Dear mainstream media,
I understand why you report as you do in both the Israel-Hezbollah conflict and the larger war on terror. You believe journalism requires a sort of elegant moral relativism, that telling "both sides of the story" is a necessary prerequisite to "objective" journalism. You don't believe that there can be an objective right or wrong; if you were reporting World War II today, you'd feel obligated to speak to front-line Japanese and Nazi soldiers and discuss the Allies' disproportionate response to the attack on Pearl Harbor and the invasion of Poland.
Since you don't believe in right and wrong, you also don't believe in a bright-line distinction between truth and falsehood. Terrorists are just as believable as American and Israeli officials. Everyone has an equally valid perspective on the truth. Of course, it doesn't hurt that terrorists are more than willing to fabricate juicy stories you can print on page one. "Terrorist Kills Civilians" simply doesn't have the same shock value as "American Soldiers Murder Family," even if the second headline is a complete and utter canard. It's easier to win a Pulitzer when you use the fertile imagination of terrorists as reliable sources.
Nonetheless, I feel compelled to offer some advice. It is quite obvious that you do not understand some basic concepts with regard to war. It is also obvious that you do not understand some basic concepts with regard to the state of the world. If you take any of this advice to heart, you may lose your shot at a Pulitzer -- but you may restore your own usefulness.
Lesson #1: In a war, civilians die and civilian property is destroyed. Since the days of Napoleon, armies have routinely drawn support from civilian populations. There is no way to win a war without also devastating a certain amount of the civilian population. The more popular the enemy force, the more devastation is necessary. We didn't simply defeat the Japanese military in World War II -- we absolutely devastated Japan's ability to make war.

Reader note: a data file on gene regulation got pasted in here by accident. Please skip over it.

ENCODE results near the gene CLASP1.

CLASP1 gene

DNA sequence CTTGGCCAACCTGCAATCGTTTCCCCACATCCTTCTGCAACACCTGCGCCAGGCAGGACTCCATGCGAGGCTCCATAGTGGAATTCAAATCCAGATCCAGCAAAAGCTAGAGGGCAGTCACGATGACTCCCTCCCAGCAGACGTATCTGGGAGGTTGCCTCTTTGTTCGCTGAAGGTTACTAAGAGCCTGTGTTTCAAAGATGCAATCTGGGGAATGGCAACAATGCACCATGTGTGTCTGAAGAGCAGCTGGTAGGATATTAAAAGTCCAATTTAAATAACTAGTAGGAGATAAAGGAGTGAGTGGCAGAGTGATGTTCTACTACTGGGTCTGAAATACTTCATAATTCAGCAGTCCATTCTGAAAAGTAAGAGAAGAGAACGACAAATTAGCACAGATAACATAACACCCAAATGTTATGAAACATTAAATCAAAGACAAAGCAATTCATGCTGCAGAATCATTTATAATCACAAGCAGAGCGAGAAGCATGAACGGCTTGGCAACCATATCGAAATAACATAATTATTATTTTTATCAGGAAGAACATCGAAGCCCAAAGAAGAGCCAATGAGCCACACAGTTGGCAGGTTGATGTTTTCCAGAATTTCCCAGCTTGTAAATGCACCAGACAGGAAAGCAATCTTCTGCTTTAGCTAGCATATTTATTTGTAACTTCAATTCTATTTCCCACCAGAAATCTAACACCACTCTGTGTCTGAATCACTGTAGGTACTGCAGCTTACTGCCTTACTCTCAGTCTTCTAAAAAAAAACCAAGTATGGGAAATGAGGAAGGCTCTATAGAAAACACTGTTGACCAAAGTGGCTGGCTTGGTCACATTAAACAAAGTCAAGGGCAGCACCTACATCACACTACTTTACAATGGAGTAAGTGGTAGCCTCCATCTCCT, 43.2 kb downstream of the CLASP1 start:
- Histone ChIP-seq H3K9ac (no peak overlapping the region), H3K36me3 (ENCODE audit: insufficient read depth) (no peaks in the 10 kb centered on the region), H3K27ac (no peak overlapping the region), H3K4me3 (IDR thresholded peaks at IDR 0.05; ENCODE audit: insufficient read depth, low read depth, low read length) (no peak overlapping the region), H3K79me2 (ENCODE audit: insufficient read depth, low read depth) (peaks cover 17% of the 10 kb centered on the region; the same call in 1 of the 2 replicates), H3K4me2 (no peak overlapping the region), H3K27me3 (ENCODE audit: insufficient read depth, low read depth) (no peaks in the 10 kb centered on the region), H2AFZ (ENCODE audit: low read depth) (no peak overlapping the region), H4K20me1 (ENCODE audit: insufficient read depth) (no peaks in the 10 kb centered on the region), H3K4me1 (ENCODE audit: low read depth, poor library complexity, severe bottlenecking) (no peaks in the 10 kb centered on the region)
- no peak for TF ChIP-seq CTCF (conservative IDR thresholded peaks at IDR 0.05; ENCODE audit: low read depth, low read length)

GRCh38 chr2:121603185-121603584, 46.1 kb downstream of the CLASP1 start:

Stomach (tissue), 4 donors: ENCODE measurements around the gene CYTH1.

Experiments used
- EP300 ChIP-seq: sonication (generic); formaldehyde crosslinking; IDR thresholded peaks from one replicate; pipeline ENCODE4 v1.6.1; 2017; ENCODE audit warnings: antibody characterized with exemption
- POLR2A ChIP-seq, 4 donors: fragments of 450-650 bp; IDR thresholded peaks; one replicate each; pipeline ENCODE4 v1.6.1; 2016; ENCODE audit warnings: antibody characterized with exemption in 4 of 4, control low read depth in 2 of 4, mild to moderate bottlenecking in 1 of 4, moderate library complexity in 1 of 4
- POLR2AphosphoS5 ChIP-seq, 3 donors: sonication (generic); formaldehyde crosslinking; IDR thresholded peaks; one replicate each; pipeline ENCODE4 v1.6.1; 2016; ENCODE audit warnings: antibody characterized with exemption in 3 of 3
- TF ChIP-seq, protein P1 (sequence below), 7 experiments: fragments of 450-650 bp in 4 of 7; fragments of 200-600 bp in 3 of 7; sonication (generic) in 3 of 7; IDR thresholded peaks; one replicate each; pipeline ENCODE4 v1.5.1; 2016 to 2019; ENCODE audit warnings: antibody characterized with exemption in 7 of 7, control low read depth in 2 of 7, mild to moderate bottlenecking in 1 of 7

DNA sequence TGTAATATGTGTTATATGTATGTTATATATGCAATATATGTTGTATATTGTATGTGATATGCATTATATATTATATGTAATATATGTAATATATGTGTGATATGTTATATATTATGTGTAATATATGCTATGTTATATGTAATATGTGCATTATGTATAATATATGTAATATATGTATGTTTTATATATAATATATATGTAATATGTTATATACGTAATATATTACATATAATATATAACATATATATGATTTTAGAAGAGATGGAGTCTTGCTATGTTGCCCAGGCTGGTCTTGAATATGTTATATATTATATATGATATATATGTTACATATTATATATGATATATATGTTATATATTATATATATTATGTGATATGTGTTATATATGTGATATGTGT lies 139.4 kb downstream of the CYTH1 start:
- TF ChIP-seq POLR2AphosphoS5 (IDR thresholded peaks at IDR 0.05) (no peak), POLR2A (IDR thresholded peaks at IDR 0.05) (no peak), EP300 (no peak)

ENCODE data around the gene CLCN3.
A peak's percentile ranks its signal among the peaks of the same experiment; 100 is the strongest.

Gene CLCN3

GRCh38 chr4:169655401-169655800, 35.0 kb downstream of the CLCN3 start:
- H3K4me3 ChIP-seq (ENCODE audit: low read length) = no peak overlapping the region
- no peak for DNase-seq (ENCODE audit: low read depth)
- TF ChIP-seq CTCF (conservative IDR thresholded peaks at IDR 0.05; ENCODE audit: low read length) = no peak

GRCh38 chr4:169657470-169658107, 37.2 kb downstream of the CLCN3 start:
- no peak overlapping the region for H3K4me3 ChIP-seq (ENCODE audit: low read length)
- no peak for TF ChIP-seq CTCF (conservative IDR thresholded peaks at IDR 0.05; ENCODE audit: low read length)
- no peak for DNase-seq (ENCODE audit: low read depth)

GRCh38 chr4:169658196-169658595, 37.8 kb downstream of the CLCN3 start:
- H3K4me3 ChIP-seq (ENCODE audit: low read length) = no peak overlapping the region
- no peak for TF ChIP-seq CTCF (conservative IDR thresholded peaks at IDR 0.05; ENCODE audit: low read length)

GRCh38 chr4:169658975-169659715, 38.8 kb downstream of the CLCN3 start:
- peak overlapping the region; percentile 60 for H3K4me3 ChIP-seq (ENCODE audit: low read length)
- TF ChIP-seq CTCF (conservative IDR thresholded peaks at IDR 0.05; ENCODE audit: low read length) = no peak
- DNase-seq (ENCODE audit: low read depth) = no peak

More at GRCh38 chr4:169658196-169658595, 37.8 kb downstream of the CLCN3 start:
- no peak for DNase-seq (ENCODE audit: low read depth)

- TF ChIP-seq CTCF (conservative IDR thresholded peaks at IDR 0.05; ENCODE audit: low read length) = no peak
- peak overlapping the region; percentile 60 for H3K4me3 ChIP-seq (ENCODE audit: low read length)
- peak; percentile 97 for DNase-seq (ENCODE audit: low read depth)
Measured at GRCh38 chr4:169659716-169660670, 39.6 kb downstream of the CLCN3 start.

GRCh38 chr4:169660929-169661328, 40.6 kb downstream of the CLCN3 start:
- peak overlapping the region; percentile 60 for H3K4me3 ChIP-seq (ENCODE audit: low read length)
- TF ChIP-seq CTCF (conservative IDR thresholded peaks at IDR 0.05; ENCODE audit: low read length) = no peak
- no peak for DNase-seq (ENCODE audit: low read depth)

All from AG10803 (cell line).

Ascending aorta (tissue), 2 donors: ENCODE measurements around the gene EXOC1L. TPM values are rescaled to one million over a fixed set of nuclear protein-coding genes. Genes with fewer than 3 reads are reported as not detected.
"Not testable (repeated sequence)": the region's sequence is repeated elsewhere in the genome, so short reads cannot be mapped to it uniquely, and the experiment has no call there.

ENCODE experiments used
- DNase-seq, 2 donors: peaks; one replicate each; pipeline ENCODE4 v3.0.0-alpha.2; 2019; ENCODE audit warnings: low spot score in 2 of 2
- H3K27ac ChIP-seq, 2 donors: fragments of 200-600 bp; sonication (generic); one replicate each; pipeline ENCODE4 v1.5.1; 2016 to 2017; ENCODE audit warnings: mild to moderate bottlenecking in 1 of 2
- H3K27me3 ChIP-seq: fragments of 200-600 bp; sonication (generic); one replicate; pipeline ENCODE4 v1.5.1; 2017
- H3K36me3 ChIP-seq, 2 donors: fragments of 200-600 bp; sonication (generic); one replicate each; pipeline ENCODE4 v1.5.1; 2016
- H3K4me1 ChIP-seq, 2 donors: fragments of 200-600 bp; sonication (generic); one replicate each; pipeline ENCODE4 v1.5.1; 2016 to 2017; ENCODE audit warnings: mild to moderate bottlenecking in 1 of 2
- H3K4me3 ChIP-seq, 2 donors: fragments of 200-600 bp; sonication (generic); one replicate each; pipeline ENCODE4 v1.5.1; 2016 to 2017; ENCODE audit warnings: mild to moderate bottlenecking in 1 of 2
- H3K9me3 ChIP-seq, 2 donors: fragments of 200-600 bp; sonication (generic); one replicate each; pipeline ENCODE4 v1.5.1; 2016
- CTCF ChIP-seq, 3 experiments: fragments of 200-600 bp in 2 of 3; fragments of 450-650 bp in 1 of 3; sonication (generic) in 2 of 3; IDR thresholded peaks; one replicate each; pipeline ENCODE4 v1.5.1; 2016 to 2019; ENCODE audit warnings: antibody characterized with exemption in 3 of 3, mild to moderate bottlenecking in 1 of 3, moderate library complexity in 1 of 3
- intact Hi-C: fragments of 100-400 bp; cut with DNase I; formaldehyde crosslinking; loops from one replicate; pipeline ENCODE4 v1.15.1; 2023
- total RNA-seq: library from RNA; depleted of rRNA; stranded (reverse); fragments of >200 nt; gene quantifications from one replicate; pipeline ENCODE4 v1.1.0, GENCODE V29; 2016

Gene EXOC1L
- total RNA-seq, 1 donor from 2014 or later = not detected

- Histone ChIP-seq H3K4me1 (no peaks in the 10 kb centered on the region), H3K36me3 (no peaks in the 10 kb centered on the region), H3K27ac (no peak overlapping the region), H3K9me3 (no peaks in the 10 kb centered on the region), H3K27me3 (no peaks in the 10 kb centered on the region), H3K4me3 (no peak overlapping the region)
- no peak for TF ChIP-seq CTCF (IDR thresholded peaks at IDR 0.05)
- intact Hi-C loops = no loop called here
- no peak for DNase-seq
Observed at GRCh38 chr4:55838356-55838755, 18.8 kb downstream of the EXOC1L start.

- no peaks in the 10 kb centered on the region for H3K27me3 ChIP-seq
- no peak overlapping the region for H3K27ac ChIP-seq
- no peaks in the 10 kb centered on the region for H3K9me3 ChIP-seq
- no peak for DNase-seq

Lesson #2: Terrorists are not fools. They recognize that you are unwilling to accept Lesson #1. They therefore melt into the civilian population, knowing that humane forces (read: American and Israeli) will attempt to avoid civilian casualties. If, however, humane forces have no choice but to kill civilians in order to kill terrorists, terrorists can rely on your sympathy.
Lesson #3: Islamists dissemble. You may love the stories Islamists tell, but don't rely on their truthfulness. You made complete fools of yourselves at Qana after listening to the Syrian-run Lebanese government and Hezbollah terrorists. You made fools of yourselves in Jenin in 2002 after listening to Palestinian Arabs complain of a nonexistent massacre by Israeli forces. "War is deceit," Mohammed stated. Take him at his word.
Lesson #4: Don't expect Muslim journalists from the Middle East to objectively report about Israel or America. Verify first. Trust later. Adnan Hajj is Lebanese, yet Reuters had him taking photos of the current conflict. They were shocked -- shocked! -- to learn he had blatantly altered those photos to make Israel's campaign look more brutal. Charles Johnson, who exposed Hajj's falsifications, received a death threat from another Reuters employee, who used the e-mail address "zionistpig": "I look forward to the day when you pigs get your throats cut." I'm willing to give odds the sender is Muslim. Any takers?
Lesson #5: Terrorists can read. When you reveal national security secrets during a time of war, assume that you are probably getting American soldiers and American civilians killed.
Lesson #6: War is not about proportionality. Knitting is about proportionality. War is about winning.
Lesson #7: Hatred is not a synonym for justification. Don't pretend that because Islamists hate us, they are justified in that hatred. Yes, Islamists hate America and Israel. So what? Nazis weren't particularly fond of Jews. Just because one group hates another group doesn't mean the first group is justified in its hatred.
I hope you take some of this advice to heart. Now that would be front-page news.
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